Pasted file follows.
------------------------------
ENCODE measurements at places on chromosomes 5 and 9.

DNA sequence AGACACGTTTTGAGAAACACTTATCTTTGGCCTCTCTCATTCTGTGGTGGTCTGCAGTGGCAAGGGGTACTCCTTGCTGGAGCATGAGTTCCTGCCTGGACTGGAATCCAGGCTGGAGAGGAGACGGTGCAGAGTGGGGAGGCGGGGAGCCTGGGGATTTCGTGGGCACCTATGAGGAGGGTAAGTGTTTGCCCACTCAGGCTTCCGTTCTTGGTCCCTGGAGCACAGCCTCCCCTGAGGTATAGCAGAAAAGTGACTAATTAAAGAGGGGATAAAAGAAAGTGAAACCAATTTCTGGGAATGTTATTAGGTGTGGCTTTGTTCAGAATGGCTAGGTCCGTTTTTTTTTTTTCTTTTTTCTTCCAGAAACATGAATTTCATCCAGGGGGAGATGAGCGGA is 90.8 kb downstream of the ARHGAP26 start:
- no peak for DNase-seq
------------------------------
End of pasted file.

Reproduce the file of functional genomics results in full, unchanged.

ENCODE measurements at places on chromosomes 5 and 9.

DNA sequence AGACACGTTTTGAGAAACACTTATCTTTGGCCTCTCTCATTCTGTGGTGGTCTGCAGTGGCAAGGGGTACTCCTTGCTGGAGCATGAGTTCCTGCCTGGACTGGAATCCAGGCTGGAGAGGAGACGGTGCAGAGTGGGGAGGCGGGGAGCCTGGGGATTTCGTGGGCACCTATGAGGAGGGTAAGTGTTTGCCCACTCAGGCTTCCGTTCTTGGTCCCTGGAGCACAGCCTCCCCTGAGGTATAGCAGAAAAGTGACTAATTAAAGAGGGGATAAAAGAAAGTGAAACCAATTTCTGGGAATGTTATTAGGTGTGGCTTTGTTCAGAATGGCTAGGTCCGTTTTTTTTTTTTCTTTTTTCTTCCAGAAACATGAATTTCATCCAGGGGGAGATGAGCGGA is 90.8 kb downstream of the ARHGAP26 start:
- no peak for DNase-seq